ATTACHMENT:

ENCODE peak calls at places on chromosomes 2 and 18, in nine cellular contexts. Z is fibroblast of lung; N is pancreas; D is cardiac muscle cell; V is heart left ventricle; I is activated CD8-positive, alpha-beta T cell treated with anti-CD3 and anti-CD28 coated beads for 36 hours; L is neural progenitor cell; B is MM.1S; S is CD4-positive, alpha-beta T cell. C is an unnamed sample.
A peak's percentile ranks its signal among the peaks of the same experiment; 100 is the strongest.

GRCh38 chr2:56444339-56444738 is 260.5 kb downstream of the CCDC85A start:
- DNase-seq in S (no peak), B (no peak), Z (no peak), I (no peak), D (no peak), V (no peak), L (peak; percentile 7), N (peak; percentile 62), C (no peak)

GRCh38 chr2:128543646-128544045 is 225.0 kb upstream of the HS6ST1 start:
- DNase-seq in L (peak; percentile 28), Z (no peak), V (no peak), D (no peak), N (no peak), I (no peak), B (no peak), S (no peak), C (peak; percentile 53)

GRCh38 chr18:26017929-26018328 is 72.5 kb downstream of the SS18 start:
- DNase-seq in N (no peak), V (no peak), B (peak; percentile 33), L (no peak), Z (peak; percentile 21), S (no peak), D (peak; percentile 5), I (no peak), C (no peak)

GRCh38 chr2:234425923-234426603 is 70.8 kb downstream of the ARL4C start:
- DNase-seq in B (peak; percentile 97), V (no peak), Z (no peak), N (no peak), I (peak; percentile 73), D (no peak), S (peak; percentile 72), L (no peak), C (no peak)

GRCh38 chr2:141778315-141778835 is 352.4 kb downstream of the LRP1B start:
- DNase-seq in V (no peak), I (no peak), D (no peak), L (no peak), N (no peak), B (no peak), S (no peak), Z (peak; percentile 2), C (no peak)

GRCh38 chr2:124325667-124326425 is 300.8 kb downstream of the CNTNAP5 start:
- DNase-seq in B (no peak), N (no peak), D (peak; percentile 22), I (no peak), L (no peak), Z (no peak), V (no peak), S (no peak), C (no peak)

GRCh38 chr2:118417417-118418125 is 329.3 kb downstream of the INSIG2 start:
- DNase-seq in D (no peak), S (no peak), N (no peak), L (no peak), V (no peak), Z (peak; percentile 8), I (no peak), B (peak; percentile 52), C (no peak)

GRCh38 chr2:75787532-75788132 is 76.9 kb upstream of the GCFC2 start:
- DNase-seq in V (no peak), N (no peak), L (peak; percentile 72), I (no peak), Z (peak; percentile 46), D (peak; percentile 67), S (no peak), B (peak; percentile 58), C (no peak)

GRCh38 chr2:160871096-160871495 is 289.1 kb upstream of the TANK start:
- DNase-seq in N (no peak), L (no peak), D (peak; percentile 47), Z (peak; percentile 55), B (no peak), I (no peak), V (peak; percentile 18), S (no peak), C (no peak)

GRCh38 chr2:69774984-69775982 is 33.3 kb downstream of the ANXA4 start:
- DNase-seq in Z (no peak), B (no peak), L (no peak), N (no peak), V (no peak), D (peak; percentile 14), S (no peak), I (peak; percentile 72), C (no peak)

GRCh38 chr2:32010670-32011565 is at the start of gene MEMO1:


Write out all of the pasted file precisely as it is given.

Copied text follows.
ENCODE peak calls at places on chromosomes 2 and 18, in nine cellular contexts. Z is fibroblast of lung; N is pancreas; D is cardiac muscle cell; V is heart left ventricle; I is activated CD8-positive, alpha-beta T cell treated with anti-CD3 and anti-CD28 coated beads for 36 hours; L is neural progenitor cell; B is MM.1S; S is CD4-positive, alpha-beta T cell. C is an unnamed sample.
A peak's percentile ranks its signal among the peaks of the same experiment; 100 is the strongest.

GRCh38 chr2:56444339-56444738 is 260.5 kb downstream of the CCDC85A start:
- DNase-seq in S (no peak), B (no peak), Z (no peak), I (no peak), D (no peak), V (no peak), L (peak; percentile 7), N (peak; percentile 62), C (no peak)

GRCh38 chr2:128543646-128544045 is 225.0 kb upstream of the HS6ST1 start:
- DNase-seq in L (peak; percentile 28), Z (no peak), V (no peak), D (no peak), N (no peak), I (no peak), B (no peak), S (no peak), C (peak; percentile 53)

GRCh38 chr18:26017929-26018328 is 72.5 kb downstream of the SS18 start:
- DNase-seq in N (no peak), V (no peak), B (peak; percentile 33), L (no peak), Z (peak; percentile 21), S (no peak), D (peak; percentile 5), I (no peak), C (no peak)

GRCh38 chr2:234425923-234426603 is 70.8 kb downstream of the ARL4C start:
- DNase-seq in B (peak; percentile 97), V (no peak), Z (no peak), N (no peak), I (peak; percentile 73), D (no peak), S (peak; percentile 72), L (no peak), C (no peak)

GRCh38 chr2:141778315-141778835 is 352.4 kb downstream of the LRP1B start:
- DNase-seq in V (no peak), I (no peak), D (no peak), L (no peak), N (no peak), B (no peak), S (no peak), Z (peak; percentile 2), C (no peak)

GRCh38 chr2:124325667-124326425 is 300.8 kb downstream of the CNTNAP5 start:
- DNase-seq in B (no peak), N (no peak), D (peak; percentile 22), I (no peak), L (no peak), Z (no peak), V (no peak), S (no peak), C (no peak)

GRCh38 chr2:118417417-118418125 is 329.3 kb downstream of the INSIG2 start:
- DNase-seq in D (no peak), S (no peak), N (no peak), L (no peak), V (no peak), Z (peak; percentile 8), I (no peak), B (peak; percentile 52), C (no peak)

GRCh38 chr2:75787532-75788132 is 76.9 kb upstream of the GCFC2 start:
- DNase-seq in V (no peak), N (no peak), L (peak; percentile 72), I (no peak), Z (peak; percentile 46), D (peak; percentile 67), S (no peak), B (peak; percentile 58), C (no peak)

GRCh38 chr2:160871096-160871495 is 289.1 kb upstream of the TANK start:
- DNase-seq in N (no peak), L (no peak), D (peak; percentile 47), Z (peak; percentile 55), B (no peak), I (no peak), V (peak; percentile 18), S (no peak), C (no peak)

GRCh38 chr2:69774984-69775982 is 33.3 kb downstream of the ANXA4 start:
- DNase-seq in Z (no peak), B (no peak), L (no peak), N (no peak), V (no peak), D (peak; percentile 14), S (no peak), I (peak; percentile 72), C (no peak)

GRCh38 chr2:32010670-32011565 is at the start of gene MEMO1: